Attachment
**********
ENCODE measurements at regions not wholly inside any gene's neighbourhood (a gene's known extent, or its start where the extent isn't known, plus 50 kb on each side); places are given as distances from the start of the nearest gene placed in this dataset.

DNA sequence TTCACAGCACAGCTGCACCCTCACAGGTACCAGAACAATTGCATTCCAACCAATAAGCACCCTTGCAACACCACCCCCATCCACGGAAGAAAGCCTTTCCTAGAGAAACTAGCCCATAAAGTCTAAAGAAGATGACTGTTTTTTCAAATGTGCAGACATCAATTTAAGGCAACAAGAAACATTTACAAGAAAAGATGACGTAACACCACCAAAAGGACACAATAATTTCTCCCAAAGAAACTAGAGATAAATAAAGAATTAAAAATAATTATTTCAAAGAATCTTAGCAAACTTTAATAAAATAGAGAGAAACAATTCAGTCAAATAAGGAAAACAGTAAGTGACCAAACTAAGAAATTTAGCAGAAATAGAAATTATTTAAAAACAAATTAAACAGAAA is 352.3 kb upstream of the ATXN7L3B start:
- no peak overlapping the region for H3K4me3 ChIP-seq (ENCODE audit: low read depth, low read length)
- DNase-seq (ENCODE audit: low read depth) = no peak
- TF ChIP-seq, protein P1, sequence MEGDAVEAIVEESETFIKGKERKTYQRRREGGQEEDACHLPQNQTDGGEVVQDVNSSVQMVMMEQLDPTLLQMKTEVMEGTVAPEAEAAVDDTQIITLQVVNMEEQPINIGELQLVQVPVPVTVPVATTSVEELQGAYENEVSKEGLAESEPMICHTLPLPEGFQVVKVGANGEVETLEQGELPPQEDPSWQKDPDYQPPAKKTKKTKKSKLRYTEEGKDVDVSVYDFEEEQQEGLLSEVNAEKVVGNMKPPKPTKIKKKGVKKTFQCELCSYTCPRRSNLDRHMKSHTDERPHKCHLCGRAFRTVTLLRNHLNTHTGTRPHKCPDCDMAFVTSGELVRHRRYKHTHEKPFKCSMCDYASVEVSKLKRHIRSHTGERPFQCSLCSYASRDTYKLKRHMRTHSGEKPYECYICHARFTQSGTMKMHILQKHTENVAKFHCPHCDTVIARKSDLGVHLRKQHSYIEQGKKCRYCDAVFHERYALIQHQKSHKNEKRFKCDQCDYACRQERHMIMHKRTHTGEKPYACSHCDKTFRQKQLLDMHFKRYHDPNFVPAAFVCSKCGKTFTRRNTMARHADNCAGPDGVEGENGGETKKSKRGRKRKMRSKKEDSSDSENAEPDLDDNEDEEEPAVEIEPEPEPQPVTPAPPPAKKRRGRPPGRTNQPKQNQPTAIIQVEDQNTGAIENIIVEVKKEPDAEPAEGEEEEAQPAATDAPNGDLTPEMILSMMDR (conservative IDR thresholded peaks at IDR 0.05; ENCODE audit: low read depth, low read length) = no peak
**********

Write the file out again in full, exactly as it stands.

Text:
ENCODE measurements at regions not wholly inside any gene's neighbourhood (a gene's known extent, or its start where the extent isn't known, plus 50 kb on each side); places are given as distances from the start of the nearest gene placed in this dataset.

DNA sequence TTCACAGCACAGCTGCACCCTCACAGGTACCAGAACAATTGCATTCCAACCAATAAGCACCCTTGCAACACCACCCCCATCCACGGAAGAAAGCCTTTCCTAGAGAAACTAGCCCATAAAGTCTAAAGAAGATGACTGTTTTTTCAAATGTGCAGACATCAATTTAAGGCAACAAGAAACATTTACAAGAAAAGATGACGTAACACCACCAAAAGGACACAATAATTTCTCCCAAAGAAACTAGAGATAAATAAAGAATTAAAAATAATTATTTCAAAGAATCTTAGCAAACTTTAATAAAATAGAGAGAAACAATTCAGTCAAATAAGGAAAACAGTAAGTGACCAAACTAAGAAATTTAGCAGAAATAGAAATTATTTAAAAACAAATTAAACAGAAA is 352.3 kb upstream of the ATXN7L3B start:
- no peak overlapping the region for H3K4me3 ChIP-seq (ENCODE audit: low read depth, low read length)
- DNase-seq (ENCODE audit: low read depth) = no peak
- TF ChIP-seq, protein P1, sequence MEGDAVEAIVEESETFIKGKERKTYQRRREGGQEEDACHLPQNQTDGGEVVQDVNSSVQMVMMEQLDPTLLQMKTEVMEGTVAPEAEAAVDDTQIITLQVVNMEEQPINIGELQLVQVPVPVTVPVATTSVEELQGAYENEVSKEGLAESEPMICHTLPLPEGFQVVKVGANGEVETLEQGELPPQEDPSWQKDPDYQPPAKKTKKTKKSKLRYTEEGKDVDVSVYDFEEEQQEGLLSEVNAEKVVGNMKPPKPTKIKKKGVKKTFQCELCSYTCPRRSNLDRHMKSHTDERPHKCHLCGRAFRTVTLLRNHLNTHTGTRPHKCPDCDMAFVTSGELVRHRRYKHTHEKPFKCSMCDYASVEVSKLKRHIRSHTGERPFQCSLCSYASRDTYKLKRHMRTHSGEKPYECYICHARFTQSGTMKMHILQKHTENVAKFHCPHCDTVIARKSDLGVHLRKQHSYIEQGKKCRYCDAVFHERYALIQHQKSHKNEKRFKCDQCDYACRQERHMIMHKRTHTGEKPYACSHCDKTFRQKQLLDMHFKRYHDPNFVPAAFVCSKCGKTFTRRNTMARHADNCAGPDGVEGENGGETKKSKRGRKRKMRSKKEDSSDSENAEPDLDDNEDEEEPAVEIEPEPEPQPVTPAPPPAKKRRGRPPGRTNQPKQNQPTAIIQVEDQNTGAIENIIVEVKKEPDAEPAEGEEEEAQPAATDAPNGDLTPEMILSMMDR (conservative IDR thresholded peaks at IDR 0.05; ENCODE audit: low read depth, low read length) = no peak